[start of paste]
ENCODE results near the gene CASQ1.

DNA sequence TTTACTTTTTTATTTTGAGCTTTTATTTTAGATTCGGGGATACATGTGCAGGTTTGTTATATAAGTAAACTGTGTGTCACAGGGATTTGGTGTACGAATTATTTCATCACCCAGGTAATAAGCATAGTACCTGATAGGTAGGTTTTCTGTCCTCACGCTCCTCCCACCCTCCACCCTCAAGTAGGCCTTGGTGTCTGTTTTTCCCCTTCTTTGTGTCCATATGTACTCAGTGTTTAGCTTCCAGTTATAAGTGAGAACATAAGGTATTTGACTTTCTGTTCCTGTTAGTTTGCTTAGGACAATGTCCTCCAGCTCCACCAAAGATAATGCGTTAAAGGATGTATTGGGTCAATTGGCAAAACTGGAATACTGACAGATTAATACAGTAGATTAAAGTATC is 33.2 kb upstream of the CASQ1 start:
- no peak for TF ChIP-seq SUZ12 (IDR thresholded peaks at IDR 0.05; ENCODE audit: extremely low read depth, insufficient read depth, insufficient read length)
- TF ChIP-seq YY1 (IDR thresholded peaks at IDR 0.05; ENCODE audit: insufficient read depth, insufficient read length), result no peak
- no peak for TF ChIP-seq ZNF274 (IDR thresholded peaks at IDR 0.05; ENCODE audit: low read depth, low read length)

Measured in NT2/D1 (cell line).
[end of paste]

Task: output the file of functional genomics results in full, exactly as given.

ENCODE results near the gene CASQ1.

DNA sequence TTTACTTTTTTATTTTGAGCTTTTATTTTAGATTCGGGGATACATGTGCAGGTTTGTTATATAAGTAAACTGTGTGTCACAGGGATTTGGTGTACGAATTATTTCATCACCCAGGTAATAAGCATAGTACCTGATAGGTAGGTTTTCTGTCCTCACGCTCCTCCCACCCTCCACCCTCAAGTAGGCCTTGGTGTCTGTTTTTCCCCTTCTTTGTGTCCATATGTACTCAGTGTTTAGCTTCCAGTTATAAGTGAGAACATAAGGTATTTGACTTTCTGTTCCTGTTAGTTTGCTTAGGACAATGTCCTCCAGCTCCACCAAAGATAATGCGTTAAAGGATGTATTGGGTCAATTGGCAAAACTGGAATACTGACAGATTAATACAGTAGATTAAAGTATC is 33.2 kb upstream of the CASQ1 start:
- no peak for TF ChIP-seq SUZ12 (IDR thresholded peaks at IDR 0.05; ENCODE audit: extremely low read depth, insufficient read depth, insufficient read length)
- TF ChIP-seq YY1 (IDR thresholded peaks at IDR 0.05; ENCODE audit: insufficient read depth, insufficient read length), result no peak
- no peak for TF ChIP-seq ZNF274 (IDR thresholded peaks at IDR 0.05; ENCODE audit: low read depth, low read length)

Measured in NT2/D1 (cell line).